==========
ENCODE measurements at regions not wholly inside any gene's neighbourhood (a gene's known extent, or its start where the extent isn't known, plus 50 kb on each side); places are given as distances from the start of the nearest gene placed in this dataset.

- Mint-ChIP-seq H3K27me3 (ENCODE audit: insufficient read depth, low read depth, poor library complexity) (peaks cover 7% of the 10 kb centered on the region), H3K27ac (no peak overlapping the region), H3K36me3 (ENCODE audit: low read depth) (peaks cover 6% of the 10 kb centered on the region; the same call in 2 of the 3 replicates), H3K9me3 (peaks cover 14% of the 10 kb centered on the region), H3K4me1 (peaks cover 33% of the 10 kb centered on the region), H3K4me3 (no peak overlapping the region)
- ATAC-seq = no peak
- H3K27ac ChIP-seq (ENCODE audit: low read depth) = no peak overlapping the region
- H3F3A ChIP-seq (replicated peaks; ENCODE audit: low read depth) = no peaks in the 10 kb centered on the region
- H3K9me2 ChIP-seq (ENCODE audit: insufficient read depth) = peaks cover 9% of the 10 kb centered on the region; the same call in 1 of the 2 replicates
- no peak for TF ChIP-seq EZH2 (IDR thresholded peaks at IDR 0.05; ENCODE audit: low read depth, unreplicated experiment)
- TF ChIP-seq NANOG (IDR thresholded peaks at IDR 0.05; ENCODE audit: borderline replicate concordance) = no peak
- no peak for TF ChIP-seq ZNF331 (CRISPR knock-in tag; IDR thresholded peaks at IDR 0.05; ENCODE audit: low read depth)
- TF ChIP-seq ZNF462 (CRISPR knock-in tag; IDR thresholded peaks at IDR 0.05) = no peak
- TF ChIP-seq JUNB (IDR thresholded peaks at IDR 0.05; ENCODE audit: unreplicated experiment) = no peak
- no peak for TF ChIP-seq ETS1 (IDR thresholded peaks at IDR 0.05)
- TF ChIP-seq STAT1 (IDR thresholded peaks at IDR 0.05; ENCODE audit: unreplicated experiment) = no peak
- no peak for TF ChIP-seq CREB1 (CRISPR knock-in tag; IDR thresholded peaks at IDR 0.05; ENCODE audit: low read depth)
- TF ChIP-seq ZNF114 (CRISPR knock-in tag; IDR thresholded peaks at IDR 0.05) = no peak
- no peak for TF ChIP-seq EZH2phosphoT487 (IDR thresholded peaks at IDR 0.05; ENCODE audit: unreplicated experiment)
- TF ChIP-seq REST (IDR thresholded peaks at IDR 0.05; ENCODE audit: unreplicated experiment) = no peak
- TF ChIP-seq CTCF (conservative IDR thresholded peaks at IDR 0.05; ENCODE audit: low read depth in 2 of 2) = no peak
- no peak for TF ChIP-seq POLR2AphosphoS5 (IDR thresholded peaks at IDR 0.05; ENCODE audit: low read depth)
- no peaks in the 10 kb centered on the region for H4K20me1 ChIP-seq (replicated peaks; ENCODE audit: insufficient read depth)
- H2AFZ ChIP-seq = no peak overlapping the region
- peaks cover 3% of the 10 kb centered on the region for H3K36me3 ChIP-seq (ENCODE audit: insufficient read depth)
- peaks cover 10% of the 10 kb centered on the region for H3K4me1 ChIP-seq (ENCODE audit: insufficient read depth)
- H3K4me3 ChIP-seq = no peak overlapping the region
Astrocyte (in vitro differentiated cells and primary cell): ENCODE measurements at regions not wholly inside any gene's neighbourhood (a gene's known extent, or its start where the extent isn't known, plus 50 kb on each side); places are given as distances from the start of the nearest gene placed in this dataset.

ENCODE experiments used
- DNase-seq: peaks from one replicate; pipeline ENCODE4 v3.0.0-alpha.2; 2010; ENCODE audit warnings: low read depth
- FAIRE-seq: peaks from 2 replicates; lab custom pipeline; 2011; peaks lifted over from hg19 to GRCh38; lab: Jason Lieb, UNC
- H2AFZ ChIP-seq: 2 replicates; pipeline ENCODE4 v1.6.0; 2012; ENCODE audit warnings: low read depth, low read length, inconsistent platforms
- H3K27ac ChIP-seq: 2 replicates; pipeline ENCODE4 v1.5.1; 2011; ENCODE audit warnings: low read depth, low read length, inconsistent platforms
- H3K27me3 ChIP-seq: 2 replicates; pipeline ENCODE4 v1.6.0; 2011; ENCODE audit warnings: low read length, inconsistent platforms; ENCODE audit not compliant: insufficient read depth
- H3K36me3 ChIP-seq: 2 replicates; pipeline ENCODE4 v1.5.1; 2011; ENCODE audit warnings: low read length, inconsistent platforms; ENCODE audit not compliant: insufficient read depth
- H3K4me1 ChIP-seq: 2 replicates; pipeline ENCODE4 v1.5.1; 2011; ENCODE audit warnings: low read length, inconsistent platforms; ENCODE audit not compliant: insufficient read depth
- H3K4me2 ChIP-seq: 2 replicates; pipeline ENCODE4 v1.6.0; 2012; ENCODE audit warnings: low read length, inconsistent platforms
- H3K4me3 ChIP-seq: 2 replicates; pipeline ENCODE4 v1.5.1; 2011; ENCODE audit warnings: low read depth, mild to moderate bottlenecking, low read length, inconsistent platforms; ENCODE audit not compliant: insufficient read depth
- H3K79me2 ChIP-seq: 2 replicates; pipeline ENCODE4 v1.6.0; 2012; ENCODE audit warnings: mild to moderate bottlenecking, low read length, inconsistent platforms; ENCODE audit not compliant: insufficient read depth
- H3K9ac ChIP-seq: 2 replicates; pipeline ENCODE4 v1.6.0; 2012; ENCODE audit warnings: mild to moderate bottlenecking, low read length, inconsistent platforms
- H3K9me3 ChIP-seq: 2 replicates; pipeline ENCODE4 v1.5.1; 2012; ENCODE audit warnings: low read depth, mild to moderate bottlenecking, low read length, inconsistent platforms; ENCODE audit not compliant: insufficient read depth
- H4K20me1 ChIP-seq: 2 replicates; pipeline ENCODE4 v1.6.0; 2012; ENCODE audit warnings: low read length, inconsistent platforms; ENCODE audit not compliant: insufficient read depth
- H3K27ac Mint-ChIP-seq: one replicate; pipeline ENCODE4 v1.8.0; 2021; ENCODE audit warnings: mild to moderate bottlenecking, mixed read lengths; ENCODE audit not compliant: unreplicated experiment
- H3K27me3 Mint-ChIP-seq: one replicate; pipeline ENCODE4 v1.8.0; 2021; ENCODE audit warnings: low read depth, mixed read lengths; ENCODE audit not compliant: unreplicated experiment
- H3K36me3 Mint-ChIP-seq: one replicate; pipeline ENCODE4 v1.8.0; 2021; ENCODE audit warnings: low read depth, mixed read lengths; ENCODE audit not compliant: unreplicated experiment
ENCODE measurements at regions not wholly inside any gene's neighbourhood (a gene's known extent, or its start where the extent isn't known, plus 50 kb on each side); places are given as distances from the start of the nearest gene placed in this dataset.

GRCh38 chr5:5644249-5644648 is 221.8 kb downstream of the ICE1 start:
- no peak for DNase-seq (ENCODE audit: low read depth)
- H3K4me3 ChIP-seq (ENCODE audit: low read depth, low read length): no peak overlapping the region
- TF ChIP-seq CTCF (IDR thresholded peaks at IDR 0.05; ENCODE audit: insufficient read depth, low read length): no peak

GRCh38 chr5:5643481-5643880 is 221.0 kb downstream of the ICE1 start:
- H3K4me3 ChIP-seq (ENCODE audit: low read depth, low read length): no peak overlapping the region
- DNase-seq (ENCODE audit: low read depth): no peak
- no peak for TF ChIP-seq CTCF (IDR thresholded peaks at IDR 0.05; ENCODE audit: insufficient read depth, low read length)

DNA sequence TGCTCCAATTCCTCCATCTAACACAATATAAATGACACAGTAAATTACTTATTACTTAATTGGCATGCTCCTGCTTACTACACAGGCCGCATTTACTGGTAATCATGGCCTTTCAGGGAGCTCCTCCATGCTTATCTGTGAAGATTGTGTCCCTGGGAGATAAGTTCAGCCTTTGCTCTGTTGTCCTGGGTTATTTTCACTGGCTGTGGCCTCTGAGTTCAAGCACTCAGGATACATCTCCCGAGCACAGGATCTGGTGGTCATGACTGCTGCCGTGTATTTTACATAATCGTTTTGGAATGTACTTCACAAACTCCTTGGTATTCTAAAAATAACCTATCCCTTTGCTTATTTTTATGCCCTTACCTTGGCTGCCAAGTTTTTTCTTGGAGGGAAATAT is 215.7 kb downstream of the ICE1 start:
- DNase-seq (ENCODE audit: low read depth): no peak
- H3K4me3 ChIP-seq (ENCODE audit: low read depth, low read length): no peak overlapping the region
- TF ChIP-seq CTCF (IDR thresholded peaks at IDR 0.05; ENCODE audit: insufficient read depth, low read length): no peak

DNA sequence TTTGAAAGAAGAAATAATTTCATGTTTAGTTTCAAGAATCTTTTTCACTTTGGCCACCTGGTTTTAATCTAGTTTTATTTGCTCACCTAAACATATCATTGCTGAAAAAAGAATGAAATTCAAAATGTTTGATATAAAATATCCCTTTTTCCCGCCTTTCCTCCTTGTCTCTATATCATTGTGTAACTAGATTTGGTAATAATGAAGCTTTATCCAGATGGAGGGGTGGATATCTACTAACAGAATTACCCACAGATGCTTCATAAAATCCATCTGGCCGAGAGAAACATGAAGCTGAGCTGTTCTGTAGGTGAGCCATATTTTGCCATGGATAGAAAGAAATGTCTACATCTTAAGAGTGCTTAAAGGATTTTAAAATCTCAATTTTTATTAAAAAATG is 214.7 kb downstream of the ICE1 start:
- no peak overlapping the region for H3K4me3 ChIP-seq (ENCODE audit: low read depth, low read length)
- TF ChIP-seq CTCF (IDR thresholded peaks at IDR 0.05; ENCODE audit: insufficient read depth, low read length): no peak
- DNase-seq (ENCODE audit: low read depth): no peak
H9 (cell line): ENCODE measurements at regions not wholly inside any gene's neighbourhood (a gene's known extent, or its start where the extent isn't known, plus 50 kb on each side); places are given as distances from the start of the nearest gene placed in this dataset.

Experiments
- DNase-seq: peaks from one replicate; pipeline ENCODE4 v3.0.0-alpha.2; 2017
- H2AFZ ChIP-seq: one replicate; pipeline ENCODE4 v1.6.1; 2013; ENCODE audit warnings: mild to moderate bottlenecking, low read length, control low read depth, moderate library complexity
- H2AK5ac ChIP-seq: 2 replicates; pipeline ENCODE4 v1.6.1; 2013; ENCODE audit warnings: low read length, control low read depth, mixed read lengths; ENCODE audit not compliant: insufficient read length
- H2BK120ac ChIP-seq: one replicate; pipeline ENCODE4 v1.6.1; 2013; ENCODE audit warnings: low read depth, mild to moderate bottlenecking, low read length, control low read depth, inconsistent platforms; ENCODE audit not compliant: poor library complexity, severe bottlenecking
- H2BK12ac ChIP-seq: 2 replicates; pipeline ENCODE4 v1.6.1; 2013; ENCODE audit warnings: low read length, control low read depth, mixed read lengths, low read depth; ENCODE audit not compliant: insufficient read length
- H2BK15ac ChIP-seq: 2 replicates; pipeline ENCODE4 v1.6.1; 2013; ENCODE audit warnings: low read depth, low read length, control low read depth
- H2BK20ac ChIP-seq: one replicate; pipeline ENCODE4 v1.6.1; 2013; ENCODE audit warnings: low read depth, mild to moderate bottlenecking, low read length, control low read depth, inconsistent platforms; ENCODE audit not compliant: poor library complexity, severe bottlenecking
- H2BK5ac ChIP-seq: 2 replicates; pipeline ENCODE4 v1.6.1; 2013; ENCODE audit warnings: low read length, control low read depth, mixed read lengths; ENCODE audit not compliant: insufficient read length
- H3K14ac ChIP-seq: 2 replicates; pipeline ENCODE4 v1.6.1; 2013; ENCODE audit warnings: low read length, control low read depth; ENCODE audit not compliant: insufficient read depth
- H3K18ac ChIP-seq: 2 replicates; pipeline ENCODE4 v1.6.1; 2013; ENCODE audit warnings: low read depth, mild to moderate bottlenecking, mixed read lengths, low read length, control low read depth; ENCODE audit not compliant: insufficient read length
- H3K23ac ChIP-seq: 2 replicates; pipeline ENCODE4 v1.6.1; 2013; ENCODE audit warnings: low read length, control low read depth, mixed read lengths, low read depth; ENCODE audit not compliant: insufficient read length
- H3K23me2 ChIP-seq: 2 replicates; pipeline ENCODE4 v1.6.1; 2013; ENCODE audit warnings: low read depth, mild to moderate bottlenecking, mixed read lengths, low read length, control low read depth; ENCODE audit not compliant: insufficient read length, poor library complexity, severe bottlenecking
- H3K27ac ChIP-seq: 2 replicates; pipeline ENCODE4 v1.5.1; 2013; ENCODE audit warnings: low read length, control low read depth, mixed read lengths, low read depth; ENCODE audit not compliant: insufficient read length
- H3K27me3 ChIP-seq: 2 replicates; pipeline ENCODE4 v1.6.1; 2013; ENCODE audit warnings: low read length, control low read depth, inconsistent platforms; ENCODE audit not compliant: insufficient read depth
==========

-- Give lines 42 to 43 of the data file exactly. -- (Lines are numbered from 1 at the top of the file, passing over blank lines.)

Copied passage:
- H3K36me3 Mint-ChIP-seq: one replicate; pipeline ENCODE4 v1.8.0; 2021; ENCODE audit warnings: low read depth, mixed read lengths; ENCODE audit not compliant: unreplicated experiment
ENCODE measurements at regions not wholly inside any gene's neighbourhood (a gene's known extent, or its start where the extent isn't known, plus 50 kb on each side); places are given as distances from the start of the nearest gene placed in this dataset.